It was 2017 when I first heard “666” in my classroom. I was taken aback! My sweet students were shaking their fists with their thumb and pinky out, chanting “six six six” in English at their classmates doing a grammar racing game on the chalk board. I left class that day feeling bemused and more than a little perplexed. After this initial observation, I began noticing 666’s positioned seemingly randomly around town. Pretty sure not everyone was a Satanist, I set out to investigate what was going on.
Why the Triple Six?
Much like saying something is “lit” or “dope” in the West for something really cool, the number 666 in China is used to refer to something awesome or is shouted as an encouragement to do your best (like saying 加油 jiā yóu！ cow cow cow/niu niu niu 牛牛牛！or even the Chinglish word “fighting!” as my student love to say).
Six was already considered a lucky number in China, as are the numbers 8 and 9, and tripling a lucky number makes it even more lucky in Chinese. However, the use of 666 as a popular expression originates on social media with online gamers, specifically League of Legend players, according to Chinese search engine Baidu.
Those who game can understand not wanting waste time typing out long formal text. Every second counts! Typing in Chinese is even extra time consuming as it entails a step where you have to either type in the number of strokes it takes to handwrite a word or the pinyin (alphabetized sounds) of what you want to say, and then choose the correct character. Gamers, essentially wanting to type the word “溜liū,” which colloquially means awesome or amazing, would shorten their message to the number six (六liù) since it’s a homophone. Tripling it added even more emphasis.
The hand gesture for saying the number six in Chinese looks a lot like the Hawaiian shaka sign adopted by Western surfing culture as a symbol for “hang loose.” The first time I tried using it in class to encourage students, I was met with applause and cheers. I think, from then on, my popularity soared and I was seen as more of a cool teacher!
Religion in China
Nowadays, 666 is everywhere from store fronts to baby’s jackets. I currently have a bunch of cute 666 emojis and stickers, shown in the first photo, to use on social media for appropriate times of emotion. I’ve heard that some people will even pay big bucks to have 666 as a part of their phone number or on license plates. This isn’t to say, however, that everyone in China enjoys the usage of 666.
A lot of people are mistaken in thinking that Chinese citizens can’t have any religion, since the CCP (Chinese Communist Party) is officially atheist. Throughout my years living in China, I’ve met Chinese colleagues and friends who adhere to different sects of Buddhism, Christianity, or Islam. One is able to believe and worship as one wishes with fellow believers as long as you don’t proselytize or cause public disturbances. In my experience, Christianity is much more noticeable in Southern China than when I’ve lived up north. It’s hard to miss the plethora of church steeples dotting the landscape while riding the train from Shanghai to Wenzhou or Cangnan. There’s was even a beautiful little protestant church about four blocks down from my apartment in Lishui.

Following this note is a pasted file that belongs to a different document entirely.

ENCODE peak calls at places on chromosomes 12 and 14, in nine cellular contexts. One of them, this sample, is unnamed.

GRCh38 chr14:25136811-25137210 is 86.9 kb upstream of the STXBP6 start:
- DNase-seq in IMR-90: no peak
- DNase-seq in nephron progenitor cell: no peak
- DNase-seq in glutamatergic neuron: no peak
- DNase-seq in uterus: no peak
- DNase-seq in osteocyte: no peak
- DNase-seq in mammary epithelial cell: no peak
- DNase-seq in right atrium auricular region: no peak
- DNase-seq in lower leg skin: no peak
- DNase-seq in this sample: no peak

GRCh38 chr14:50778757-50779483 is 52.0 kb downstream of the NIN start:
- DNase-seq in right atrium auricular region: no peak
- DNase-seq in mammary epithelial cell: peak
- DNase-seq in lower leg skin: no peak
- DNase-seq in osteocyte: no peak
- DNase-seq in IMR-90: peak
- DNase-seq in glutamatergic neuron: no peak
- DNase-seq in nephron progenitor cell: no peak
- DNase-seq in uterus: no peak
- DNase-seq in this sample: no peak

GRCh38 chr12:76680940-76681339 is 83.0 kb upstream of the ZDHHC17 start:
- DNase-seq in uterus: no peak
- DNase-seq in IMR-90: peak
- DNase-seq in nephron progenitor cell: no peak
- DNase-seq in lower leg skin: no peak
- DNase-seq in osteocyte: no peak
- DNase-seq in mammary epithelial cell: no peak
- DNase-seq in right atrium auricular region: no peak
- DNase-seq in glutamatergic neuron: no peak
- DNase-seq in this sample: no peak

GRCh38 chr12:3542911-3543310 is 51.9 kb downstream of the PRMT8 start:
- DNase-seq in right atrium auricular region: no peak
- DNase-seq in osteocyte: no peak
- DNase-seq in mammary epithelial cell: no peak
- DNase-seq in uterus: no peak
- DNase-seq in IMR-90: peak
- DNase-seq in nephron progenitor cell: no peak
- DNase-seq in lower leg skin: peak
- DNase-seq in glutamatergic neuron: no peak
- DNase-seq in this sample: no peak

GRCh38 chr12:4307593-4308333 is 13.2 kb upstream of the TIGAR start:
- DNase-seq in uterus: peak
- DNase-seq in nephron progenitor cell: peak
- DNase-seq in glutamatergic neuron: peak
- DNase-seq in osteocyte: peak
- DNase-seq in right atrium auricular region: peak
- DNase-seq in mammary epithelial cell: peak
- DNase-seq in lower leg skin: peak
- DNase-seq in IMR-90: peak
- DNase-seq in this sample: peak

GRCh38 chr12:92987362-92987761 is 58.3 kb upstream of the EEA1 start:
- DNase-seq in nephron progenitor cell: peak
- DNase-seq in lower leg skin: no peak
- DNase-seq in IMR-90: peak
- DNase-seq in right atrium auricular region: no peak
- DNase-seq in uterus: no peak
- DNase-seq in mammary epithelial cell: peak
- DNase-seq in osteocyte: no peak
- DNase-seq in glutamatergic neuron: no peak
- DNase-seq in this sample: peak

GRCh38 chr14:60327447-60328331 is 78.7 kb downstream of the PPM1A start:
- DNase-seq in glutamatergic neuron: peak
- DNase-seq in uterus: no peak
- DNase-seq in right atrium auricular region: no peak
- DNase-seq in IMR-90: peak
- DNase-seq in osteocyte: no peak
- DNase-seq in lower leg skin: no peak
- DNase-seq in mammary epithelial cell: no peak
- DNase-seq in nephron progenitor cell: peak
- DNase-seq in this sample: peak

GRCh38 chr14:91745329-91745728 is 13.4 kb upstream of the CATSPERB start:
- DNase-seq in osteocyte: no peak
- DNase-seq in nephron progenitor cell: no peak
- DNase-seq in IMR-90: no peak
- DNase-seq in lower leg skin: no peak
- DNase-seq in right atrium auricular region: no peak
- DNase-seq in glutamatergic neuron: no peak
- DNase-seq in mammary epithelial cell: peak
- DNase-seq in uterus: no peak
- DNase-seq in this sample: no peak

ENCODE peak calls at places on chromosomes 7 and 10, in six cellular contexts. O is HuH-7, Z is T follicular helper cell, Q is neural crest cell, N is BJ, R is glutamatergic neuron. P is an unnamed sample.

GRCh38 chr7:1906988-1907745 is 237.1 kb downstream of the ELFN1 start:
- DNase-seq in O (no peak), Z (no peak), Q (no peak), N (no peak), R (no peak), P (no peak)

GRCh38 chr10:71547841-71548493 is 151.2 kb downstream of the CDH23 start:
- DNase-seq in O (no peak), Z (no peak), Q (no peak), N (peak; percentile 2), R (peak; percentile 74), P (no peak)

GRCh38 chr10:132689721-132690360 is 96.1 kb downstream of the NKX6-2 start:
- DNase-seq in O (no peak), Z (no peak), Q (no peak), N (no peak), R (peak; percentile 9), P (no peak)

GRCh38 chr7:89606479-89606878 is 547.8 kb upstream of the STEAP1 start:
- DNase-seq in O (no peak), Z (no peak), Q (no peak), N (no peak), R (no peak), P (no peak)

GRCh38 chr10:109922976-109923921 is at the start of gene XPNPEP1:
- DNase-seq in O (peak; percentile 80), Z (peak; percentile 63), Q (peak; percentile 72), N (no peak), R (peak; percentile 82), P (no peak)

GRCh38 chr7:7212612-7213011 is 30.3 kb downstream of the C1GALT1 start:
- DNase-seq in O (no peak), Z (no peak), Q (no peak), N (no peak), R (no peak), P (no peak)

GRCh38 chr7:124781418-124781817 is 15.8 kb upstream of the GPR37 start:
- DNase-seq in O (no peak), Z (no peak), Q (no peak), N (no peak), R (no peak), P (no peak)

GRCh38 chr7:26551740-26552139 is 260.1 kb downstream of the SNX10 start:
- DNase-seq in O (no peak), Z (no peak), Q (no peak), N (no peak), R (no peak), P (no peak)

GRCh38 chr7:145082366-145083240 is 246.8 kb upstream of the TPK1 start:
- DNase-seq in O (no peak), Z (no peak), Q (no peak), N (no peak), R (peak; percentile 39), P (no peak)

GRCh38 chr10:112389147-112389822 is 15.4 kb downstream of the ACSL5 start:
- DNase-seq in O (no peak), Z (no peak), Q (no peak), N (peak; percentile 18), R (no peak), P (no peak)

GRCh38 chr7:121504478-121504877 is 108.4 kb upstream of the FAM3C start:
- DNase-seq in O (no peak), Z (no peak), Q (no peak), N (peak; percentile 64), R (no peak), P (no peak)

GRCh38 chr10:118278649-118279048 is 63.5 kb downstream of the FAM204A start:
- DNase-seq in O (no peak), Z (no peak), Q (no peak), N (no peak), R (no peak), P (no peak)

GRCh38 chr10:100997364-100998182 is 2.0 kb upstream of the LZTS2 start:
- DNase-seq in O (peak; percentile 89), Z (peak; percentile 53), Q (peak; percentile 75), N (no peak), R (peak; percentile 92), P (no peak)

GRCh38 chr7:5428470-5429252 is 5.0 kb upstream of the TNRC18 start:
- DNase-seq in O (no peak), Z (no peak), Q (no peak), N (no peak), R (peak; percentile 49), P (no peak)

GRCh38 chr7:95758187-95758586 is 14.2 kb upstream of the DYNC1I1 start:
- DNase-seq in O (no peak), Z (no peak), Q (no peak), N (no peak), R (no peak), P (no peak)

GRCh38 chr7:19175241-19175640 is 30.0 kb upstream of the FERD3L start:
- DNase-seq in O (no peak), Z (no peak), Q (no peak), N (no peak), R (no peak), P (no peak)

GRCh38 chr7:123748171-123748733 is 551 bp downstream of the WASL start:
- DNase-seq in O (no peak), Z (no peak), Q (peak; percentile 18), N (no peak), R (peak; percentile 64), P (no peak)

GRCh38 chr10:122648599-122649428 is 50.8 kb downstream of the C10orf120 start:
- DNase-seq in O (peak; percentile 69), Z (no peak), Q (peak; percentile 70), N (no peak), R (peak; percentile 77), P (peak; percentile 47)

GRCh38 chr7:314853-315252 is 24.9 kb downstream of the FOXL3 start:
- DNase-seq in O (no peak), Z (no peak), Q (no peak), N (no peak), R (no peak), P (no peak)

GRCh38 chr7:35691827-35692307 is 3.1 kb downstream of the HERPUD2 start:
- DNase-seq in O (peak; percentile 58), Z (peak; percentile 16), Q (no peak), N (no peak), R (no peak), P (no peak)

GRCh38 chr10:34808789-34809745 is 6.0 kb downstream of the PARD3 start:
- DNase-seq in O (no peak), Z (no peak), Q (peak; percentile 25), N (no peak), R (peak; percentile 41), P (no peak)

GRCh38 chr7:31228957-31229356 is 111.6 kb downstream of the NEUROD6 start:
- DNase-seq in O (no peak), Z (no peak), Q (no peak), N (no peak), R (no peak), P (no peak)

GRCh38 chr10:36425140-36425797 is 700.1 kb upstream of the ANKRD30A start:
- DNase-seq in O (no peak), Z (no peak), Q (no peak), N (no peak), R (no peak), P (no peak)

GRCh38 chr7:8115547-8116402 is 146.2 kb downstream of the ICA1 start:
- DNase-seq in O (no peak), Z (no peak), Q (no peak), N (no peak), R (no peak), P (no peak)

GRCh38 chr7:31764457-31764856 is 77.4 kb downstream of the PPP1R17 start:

Christianity’s been around in China a long time, first appearing in the 7th century during the Tang Dynasty and booming during the 16th century through efforts by Jesuit missionaries.
On a side note, when Mark and I were on an adventure in Xi’an, we stumbled up the oldest Nestorian stele in China. Created in 781 DC, it fascinatingly details 150 years of early Christianity in China in both Chinese and Syriac!
Nonetheless, Christian Lore isn’t as widespread in the East as it is in the West. Before 2017, I’d only ever heard of 666 as being the “Mark of the Beast” and “The Devil’s Number.”
During my research, I’ve learned that the word hexakosioihexekontahexaphobia refers to people who take this superstition so seriously that they avoid anything to 666 or the digits 6-6-6.
Superstitions Around Numbers
Like 666, numbers in China hold many meanings. This is mainly due to homophones, words with similar sounds that mean different things.
Here are a few common ones:
- Even numbers are generally more auspicious than odd ones, except for the number 4.
- The number two is considered lucky and harmonious. Decorations, such as couplets, often appear in pairs on opposite sides of doorways. “Double happiness” often are seen at weddings.
- The number four (四sì) is considered extremely unlucky as it’s similar to the word for death (死sǐ).
- Thirteen is also an unlucky number, and many elevators actually omit the 13th floor and any floor containing the number 4. In some buildings, going up to the “50th floor” literally takes you to the 35th floor due to the “missing” unlucky floors.
- Unlucky floors and housing units tend to be cheaper for businesses or apartment buyers since they’re the hardest to sell. I, myself, have lived on the 4th floor of a few teacher’s dorms, probably because it’s easy to shove off on the foreigner.
- The number eight is super coveted for also being auspicious. It’s common for many passwords in China to have some combination of 8 digits of 8 to bring luck in to homes and businesses.
- The number nine offers luck and longevity. The best example might be the 9,999 rooms in the Forbidden City.
- #520 is often used in texting as it sounds like (wó ài nǐ,我爱你): “I love you”.
- The number Eighty-eight is used in texting “88” to say bye bye.
- 5555 (wu wu wu wu,呜呜呜呜) is used in texting to signal crying or sadness.
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